Producer, engineer, and talent scout Ralph Peer spearheaded the U.S. recording industry's shift away from classical and opera to indigenous American roots music, overseeing the landmark 1927 session that launched the careers of both the Carter Family and Jimmie Rodgers, while essentially creating the country and "race music" markets that continue to flourish today.

Peer was born May 22, 1892, in Independence, MO, where his father's furniture business also sold phonographs and gramophones; as a teen he worked weekends in the store's stockroom, and in short time was responsible for ordering new machines and records. During high school, Peer spent his summers working at the Columbia Phonograph Company's Kansas City offices, and upon graduating he joined the company full-time, eventually earning a transfer to their Chicago headquarters. After serving in the U.S. Merchant Marine during World War I, Peer returned to Chicago in 1919; his boss, W.S. Fuhri, moved to the rival General Phonograph Company, assigning him to the firm's fledgling OKeh label.

In addition to the standard ballads and light classical recordings that dominated the record industry during the early 20th century, OKeh also cut blues and jazz discs, and on August 10, 1920, Peer and musical supervisor Fred Hager oversaw the creation of Mamie Smith's Crazy Blues, widely considered the first record geared directly to African-American audiences. It sold well in excess of a million copies, proving the limitless commercial potential for what Peer unceremoniously dubbed "race" records. By the following summer he was positioned as recording director of OKeh's new 8000 "race" series, transforming the stumbling label into a force rivaling market leaders Victor and Columbia.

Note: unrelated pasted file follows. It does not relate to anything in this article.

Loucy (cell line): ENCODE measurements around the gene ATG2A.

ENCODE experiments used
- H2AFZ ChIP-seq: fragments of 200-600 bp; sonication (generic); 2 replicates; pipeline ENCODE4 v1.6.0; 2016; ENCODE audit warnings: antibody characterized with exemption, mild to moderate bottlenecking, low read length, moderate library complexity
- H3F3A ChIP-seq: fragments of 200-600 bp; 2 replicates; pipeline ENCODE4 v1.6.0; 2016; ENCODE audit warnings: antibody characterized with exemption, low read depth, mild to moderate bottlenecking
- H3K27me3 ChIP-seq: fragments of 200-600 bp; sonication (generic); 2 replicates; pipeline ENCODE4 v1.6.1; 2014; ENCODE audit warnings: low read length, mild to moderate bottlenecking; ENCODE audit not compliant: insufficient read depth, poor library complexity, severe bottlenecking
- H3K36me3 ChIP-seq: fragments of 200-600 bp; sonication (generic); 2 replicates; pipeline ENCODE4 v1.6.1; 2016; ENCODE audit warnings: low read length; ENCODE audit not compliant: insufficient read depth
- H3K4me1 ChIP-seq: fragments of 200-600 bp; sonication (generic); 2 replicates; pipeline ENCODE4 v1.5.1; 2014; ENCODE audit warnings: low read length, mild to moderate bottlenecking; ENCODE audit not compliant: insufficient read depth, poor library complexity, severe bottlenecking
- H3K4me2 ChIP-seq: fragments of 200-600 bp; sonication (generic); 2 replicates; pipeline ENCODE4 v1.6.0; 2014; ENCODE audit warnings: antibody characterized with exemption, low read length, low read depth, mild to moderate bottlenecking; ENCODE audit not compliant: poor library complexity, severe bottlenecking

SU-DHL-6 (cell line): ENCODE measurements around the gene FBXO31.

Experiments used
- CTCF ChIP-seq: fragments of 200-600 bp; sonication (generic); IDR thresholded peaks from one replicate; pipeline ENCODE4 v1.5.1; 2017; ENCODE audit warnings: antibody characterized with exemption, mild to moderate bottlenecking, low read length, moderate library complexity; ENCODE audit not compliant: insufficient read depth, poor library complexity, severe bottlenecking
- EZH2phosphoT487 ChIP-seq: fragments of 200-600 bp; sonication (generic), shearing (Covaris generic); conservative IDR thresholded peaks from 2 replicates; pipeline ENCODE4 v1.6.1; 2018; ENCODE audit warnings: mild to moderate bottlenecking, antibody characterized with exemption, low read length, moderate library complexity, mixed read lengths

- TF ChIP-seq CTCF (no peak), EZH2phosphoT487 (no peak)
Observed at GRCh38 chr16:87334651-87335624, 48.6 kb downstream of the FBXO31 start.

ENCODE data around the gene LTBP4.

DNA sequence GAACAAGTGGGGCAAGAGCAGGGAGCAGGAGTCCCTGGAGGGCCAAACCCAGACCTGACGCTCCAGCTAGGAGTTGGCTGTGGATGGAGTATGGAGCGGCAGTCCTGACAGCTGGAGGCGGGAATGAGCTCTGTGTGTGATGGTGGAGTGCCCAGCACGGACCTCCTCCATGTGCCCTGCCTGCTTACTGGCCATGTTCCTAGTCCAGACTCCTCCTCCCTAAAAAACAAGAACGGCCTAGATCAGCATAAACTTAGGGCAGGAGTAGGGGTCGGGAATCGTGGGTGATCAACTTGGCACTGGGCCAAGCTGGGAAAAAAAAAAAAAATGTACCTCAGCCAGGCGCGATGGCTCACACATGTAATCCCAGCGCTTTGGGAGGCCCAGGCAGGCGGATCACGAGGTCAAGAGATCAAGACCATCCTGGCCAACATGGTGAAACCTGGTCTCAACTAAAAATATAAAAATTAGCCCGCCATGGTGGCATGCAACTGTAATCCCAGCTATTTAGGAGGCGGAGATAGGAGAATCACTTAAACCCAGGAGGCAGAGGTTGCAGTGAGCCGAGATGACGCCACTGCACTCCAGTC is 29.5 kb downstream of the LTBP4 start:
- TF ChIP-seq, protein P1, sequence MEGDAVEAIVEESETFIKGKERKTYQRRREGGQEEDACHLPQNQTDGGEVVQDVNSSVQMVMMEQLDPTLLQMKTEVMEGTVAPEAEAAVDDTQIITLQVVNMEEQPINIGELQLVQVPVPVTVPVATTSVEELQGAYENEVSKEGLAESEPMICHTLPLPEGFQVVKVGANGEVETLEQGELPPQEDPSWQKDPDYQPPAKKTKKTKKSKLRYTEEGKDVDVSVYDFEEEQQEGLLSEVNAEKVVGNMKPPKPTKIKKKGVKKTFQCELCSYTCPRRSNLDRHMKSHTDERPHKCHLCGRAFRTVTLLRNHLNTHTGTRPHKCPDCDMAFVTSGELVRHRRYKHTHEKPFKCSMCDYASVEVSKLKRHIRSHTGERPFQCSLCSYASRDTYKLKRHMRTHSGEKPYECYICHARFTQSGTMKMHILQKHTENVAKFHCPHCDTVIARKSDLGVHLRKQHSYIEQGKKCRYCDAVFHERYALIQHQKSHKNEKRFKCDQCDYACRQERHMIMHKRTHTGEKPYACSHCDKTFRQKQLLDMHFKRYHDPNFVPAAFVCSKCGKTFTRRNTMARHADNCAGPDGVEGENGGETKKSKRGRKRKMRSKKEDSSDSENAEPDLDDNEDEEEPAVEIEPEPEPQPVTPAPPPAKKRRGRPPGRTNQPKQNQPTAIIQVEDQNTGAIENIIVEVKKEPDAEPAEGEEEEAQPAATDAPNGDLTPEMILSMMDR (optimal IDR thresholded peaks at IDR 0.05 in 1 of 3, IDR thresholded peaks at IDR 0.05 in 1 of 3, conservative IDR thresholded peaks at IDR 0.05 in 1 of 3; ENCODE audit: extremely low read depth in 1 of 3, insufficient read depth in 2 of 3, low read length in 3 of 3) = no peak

He also exhibited a uncommon knack for discovering new talent, signing jazz pianist Fats Waller and blues singer Sara Martin and her sometimes accompanist Sylvester Weaver, reportedly the first guitarist to back a blues vocalist on record. In March 1923, Peer was visited by one William Henry Whittier, who boasted he was the "world's greatest harmonica player" -- a handful of demonstration recordings were made, and by year's end OKeh was in what Peer dubbed the "hillbilly" business with the release of Fiddlin' John Carson's The Little Old Cabin in the Lane. Regarded as the first official country music recording, Carson's debut sold over 500,000 copies nationwide.

In his continuing effort to discover new acts and reach untapped markets, Peer began traveling the U.S. with portable recording equipment designed by OKeh technician Charles Hibbard. During the course of 1923 he visited Atlanta, Chicago, and St. Louis, along the way recording previously unknown acts including future jazz legends Louis Armstrong, King Oliver, and Bennie Moten; blues singer Sippie Wallace; and Ernest V. Pop Stoneman, whose 1924 hit The Titanic inaugurated a country staple, the "event" song. Over the next two years Peer expanded his travels to include Cincinnati, Dallas, Cleveland, Detroit, and New Orleans -- he advertised his arrival in local newspapers and paid each artist $25 per selection, while securing copyright protection for original songs recorded on his watch via the 1909 U.S. Copyright Act. Peer was the first label exec to encourage his recording artists to write their own original songs and avoid copyrighted material, pocketing most of the royalties himself -- the practice proved so lucrative that when he left OKeh to join the Victor Talking Machine Company, he accepted a nominal salary of just one dollar a year, instead assuming control of all copyrighted work created under his supervision and administering his publishing portfolio via his Southern Music firm.